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On July 17, 2020, in L.V. v. New York City Department of Education, a federal district court in New York ordered the school district to provide in-person educational services to a five-year-old student with autism “to the extent that they can be performed safely in light of the current COVID-19 pandemic, in compliance with guidance from health authorities.” In granting the parent’s request for relief, the court ruled that the district failed to “adequately [explain] how its computer-based services are a satisfactory substitute for [the student] during the COVID-19 pandemic, nor conducted an evaluation of how remote services can be delivered to [the student] to meet his individual needs.”

The parent and district in this case are involved in a pending due process proceeding. In September 2019, the hearing officer issued a stay-put order requiring the district to provide the student with 1:1 services in ABA therapy, occupational therapy, speech language therapy, and physical therapy. Due to the pandemic, starting in March 2020, the district provided the student with a tablet device and attempted to implement the student’s services through remote means. However, the parent alleged that the student had difficulty sitting still long enough to receive adequate remote services from the district and, shortly thereafter, filed an injunction request in court, asking the court to order the district to implement the hearing officer’s stay-put order in person.

In ruling for the parent, the court noted that the hearing officer’s stay-put order “contemplated delivery of in-person services” to the student rather than remote services. The court found that the district failed to explain how the tablet device would meet the student’s needs and failed to implement an individualized plan tailored to the student’s needs during remote learning. Although the court acknowledged the challenges and safety concerns facing the district during the pandemic, the court ultimately held that the district must still make individualized determinations to provide the student with FAPE during the pandemic. The court ordered the district to provide the student with in-person services as provided by the hearing officer’s stay-put order and “conduct an independent assistive technology evaluation to assess the [student’s] individual needs and the software required to deliver his required services remotely.”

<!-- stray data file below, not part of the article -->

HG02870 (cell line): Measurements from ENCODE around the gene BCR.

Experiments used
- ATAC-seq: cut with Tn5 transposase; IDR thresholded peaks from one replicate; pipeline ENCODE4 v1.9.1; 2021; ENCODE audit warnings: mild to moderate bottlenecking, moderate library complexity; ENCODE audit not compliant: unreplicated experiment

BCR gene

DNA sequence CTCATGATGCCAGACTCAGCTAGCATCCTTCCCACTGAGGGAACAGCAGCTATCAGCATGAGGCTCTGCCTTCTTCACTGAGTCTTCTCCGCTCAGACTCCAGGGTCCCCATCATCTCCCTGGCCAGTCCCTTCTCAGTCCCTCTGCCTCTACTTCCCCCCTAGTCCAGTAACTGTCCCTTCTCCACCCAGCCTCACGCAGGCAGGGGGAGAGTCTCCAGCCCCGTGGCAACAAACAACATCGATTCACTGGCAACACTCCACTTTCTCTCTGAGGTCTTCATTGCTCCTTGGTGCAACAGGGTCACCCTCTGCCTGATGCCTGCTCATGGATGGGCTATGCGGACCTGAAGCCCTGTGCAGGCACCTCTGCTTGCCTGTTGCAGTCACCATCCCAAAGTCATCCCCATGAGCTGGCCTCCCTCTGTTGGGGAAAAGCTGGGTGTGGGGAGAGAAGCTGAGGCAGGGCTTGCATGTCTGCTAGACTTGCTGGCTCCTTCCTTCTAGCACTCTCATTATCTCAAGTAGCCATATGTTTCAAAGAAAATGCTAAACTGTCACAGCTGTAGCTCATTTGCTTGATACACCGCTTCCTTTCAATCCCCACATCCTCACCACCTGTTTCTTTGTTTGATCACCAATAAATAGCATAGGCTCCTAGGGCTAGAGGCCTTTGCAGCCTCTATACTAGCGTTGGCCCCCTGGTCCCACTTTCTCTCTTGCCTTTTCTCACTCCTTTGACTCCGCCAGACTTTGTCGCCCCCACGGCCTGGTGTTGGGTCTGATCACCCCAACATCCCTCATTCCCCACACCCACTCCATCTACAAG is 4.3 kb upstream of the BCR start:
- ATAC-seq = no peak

While the federal district court in New York does not have jurisdiction over Illinois school districts, the court’s decision is instructive. Based on the court’s decision, districts should review existing IEPs and 504 plans and determine, on an individualized basis, whether remote instruction will provide the student with FAPE. Specifically, districts should determine whether the student’s IEP/504 plan can be implemented remotely and whether additional technology, assessments, or supports are necessary to allow the student to access his/her education. If districts cannot implement the student’s IEP remotely as written, districts should consider proposing remote learning plans/IEP amendments or convening the IEP team to discuss how the student’s educational needs will be addressed during remote learning in order to provide him/her with FAPE.

Contact an attorney in our Students/Special Education practice group with questions regarding remote learning plans and the provision of special education services during the COVID-19 pandemic.


Source: L.V. on behalf of J.V.2 v. New York City Dep’t of Educ., 2020 WL 4040958 (S.D.N.Y. July 17, 2020)